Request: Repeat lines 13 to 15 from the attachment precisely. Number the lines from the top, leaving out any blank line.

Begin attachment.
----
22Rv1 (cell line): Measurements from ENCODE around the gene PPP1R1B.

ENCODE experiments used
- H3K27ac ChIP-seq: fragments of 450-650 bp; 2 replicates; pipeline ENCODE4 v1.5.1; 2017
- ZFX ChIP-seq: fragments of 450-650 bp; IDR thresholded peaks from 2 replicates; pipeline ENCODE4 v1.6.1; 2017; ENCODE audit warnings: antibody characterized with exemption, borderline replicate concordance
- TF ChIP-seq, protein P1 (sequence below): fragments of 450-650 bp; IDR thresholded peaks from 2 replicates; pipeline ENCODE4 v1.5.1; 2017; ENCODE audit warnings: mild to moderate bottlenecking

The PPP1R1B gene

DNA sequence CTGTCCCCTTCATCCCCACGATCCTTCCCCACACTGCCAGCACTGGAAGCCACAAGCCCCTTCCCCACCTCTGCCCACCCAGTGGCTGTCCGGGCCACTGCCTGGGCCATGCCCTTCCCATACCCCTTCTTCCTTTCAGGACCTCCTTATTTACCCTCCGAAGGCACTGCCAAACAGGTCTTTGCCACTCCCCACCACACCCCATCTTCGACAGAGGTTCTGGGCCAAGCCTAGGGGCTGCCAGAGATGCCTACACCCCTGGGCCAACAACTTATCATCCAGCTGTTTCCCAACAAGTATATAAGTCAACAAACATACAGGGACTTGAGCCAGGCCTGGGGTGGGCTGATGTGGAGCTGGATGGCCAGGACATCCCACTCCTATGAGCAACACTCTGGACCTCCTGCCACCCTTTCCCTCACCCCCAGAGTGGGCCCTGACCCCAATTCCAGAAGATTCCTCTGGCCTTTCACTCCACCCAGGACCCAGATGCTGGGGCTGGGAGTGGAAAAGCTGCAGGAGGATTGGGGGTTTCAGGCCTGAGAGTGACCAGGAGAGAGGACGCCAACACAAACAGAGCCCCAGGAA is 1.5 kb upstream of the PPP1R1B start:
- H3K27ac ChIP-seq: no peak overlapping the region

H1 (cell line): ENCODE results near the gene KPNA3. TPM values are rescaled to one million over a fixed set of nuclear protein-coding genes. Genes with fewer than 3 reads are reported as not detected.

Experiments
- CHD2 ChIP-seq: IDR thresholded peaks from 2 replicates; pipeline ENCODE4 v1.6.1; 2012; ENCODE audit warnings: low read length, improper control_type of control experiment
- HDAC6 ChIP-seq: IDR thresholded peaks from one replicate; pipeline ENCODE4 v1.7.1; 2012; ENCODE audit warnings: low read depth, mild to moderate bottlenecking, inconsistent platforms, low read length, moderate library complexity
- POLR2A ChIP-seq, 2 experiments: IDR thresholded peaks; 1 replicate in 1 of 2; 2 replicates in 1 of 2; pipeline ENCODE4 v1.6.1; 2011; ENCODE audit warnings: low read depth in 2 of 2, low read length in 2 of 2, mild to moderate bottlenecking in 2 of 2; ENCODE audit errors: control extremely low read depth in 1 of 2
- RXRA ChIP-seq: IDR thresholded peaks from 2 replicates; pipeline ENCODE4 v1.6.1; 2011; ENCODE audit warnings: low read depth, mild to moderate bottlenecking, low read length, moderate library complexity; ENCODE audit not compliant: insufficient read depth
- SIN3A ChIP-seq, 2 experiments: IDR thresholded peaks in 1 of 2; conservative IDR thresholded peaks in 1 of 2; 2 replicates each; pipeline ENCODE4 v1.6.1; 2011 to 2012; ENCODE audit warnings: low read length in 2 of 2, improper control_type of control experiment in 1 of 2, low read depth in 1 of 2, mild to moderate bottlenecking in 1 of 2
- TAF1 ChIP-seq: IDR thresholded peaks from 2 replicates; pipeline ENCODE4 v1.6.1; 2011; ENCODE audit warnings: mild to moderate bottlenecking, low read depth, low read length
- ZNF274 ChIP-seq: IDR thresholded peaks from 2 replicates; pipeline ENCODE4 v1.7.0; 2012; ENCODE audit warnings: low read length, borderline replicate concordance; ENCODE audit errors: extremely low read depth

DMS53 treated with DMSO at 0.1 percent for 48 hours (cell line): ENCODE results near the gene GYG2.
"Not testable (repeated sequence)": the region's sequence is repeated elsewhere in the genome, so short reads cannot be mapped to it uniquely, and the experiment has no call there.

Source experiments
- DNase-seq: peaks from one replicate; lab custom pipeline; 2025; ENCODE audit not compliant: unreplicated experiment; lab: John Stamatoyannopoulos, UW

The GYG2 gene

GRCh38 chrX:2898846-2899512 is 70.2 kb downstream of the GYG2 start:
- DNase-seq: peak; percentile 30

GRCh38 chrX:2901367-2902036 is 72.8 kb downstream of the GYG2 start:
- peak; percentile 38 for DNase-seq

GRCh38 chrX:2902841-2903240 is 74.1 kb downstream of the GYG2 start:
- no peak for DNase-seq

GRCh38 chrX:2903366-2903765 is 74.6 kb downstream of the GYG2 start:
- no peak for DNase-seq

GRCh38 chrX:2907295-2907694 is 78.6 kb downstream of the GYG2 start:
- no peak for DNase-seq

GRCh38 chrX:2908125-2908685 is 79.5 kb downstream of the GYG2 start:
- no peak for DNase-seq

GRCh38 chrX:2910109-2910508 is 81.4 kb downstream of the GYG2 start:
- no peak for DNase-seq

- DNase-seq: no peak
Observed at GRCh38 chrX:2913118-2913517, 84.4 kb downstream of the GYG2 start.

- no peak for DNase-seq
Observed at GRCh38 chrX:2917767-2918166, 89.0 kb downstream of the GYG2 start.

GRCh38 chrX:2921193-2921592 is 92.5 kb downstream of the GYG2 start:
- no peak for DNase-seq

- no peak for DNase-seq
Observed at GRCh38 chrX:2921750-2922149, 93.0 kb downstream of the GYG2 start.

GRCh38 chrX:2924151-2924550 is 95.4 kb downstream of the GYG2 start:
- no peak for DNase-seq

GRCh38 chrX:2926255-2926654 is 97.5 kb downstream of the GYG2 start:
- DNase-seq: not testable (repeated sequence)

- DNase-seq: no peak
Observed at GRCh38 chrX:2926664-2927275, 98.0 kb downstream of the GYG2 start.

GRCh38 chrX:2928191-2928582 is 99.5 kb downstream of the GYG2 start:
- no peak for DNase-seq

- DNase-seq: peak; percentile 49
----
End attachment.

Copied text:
- POLR2A ChIP-seq, 2 experiments: IDR thresholded peaks; 1 replicate in 1 of 2; 2 replicates in 1 of 2; pipeline ENCODE4 v1.6.1; 2011; ENCODE audit warnings: low read depth in 2 of 2, low read length in 2 of 2, mild to moderate bottlenecking in 2 of 2; ENCODE audit errors: control extremely low read depth in 1 of 2
- RXRA ChIP-seq: IDR thresholded peaks from 2 replicates; pipeline ENCODE4 v1.6.1; 2011; ENCODE audit warnings: low read depth, mild to moderate bottlenecking, low read length, moderate library complexity; ENCODE audit not compliant: insufficient read depth
- SIN3A ChIP-seq, 2 experiments: IDR thresholded peaks in 1 of 2; conservative IDR thresholded peaks in 1 of 2; 2 replicates each; pipeline ENCODE4 v1.6.1; 2011 to 2012; ENCODE audit warnings: low read length in 2 of 2, improper control_type of control experiment in 1 of 2, low read depth in 1 of 2, mild to moderate bottlenecking in 1 of 2